Orange is the new white

Robust and bold, orange wine pairs exceptionally well with fiery foods. Its honeyed aromas of nuts, bruised apple, wood varnish and juniper are drawing the connoisseurs

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Orange is the new white


Move over red, white or rose. Orange wine commands the oomph factor in the millennial age. Cherished for being deep amber in hue, orange wine is neither made of oranges nor is it a mimosa cocktail or any other concoction of sparkling wine and orange juice. It is actually a refinement of white wine trying to lure in the hipster crowd.

Says Meghana Bhandary, food and beverage manager, Blown - the blow dry bar, “Orange wine carries greater appeal thanks to its unique amber colour. It is lighter than red and earthier than white, giving Indian consumers a very unique experience. Although it is currently for a more sophisticated palate, there is huge growth potential with millennials taking to the wine culture and they will perceive orange wine as a young and fresh drink.”

A type of white wine, orange wine is made by crushing the grapes and leaving them to ferment with their skin and seeds intact and in contact with the juice, giving the nectar a amber-orange hue.

“White grapes are normally not kept in contact with their skins for longer duration and are also very rarely fermented with their skins on. White wines are more associated with flowery and fresh fruit aromas and less with structure, owing to lack of skin contact,” says Abhay Kewadkar, managing director of Tetrad Global Beverages. 

Kewadkar says the process of making orange wine was followed in ancient times. “Some wine regions, especially in Romania, Georgia and Italy are reinventing this process for creating a distinct style. Orange is the new white in the world of wines,” adds Kewadkar.

Orange wines have been described as “robust'' and “bold'', with the honeyed aromas of jackfruit, hazelnut, Brazil nut, bruised apple, wood varnish, sourdough, juniper and dried orange rind, says Jatinder Pal Singh, executive chef, Sheraton Grand Bengaluru Whitefield Hotel and Convention Centre. “On the palate, these wines are big, dry and have tannins like in red wines, with a sourness similar to fruit beer. Often, orange wines are so intense that you might want to sit down while taking your first sip,” adds Singh.

Wine connoisseurs feel orange wine is more of a food wine than white wine, and thanks to its boldness, it pairs exceptionally well with foods carrying a strong taste like fiery curries and gravies, as well as other “bold” flavours that are present in Korean kimchi, Japanese and Ethiopian foods. “Thus, it perfectly suits the palate of Indian consumers,” says Singh.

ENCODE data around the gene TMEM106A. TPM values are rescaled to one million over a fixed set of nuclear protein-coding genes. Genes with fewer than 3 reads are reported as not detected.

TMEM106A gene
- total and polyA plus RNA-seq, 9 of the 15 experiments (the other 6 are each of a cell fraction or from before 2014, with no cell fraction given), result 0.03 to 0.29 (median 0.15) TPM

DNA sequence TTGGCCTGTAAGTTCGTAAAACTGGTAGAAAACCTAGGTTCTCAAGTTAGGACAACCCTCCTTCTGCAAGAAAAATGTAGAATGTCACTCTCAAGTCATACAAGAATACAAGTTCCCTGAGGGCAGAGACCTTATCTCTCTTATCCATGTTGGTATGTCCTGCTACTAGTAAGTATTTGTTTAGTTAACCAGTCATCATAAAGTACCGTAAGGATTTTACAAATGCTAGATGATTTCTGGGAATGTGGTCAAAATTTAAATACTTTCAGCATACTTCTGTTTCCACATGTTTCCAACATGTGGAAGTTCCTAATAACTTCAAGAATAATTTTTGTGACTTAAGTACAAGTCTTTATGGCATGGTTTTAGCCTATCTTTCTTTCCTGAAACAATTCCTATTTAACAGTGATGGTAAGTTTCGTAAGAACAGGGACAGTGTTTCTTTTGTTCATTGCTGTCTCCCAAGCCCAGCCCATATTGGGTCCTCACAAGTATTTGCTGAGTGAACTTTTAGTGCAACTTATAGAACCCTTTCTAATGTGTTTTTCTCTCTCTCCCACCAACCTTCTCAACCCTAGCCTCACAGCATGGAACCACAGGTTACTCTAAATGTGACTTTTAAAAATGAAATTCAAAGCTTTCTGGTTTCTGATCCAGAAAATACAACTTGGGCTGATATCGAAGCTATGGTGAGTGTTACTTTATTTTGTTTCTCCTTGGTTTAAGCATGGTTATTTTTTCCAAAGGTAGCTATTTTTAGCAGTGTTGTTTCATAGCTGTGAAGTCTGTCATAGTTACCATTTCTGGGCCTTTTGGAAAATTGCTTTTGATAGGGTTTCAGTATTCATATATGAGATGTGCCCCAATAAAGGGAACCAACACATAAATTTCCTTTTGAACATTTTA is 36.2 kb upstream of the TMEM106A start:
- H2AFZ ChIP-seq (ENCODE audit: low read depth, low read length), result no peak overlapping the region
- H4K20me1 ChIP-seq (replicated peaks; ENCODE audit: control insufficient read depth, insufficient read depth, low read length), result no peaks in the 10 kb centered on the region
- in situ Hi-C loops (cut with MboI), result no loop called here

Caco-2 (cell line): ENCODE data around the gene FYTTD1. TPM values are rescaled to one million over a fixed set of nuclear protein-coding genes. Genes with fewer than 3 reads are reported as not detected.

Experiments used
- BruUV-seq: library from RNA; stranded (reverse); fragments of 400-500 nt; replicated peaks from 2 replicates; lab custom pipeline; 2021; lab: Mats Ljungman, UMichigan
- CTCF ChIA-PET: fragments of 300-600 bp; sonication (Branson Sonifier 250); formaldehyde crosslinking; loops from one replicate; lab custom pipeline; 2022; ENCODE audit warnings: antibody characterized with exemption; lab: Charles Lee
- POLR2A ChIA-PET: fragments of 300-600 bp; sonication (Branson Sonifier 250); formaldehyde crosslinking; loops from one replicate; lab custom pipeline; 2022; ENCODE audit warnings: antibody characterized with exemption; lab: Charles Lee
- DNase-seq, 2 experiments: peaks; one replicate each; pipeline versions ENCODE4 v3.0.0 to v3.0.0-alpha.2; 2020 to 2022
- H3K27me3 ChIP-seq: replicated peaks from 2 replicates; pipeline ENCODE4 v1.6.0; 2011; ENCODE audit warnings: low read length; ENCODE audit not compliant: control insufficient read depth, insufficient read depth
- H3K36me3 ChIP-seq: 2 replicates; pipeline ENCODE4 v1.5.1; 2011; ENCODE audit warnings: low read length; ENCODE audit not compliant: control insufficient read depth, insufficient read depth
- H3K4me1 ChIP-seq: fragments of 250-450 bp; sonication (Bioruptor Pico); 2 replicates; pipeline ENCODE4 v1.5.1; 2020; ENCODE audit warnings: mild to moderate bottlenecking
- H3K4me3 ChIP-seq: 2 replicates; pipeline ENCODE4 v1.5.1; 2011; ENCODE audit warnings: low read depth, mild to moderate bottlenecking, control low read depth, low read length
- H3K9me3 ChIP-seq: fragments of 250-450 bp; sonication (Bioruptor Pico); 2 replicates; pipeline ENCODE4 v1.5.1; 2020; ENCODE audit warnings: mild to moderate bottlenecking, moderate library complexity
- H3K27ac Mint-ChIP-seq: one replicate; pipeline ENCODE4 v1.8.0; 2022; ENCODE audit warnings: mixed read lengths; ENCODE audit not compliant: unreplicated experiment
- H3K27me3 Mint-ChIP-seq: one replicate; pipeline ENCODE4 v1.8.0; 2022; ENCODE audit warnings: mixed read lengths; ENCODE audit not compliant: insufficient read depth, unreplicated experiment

Experts say wine as a category has tremendous growth potential worldwide. Zion Market Research points out that the global wine market will generate revenues of $423.59 billion by 2023, from about $302.02 billion in 2017. This buoyancy will rub off on all wine categories, including orange wine. However, in India, wine consumption is still to catch on with the masses. The per capita per annum consumption of wine is a mere 10 millilitre in India, which is a tiny dot as compared to the global average of 4 litre.

In India, wine is still perceived with a great degree of sophistication, resulting in its consumption mostly during elegant social events. This is in sheer contrast with beverages like vodka, beer, or rum that are consumed everywhere from parties to social events to night-outs and in restaurants and pubs. Wine is still a niche segment, and orange wine is a niche within that niche, say experts, who add in the same vein that market dynamics are, however, fast transforming.

Sakshi Sagaraju, managing director of Kaze Bar and Kitchen says Indian consumers have evolved and are open to trying out anything new. “Consumers are adventurous. Orange wine will definitely have scope in the market.”

Bhandary says sturdy promotional efforts are needed to educate and create consumer awareness regarding orange wine. “Even ice wines were relatively unheard of earlier but have slowly gained in popularity. Wine pairings can become a great tool to popularise orange wines. India is still a price-conscious market and it is important to price orange wines at a competitive rate which will allow restaurants to serve them by the glass. Thirdly, having testers at restaurants and at stores that retail alcoholic beverages is another way to popularise orange wine. I feel this category has immense potential among the millennials, especially women.”


  • $423.59 bn – Revenues the global wine market will generate by 2023, as per Zion Market Research
  • 10 millilitre – The per capita per annum of consumption wine in India
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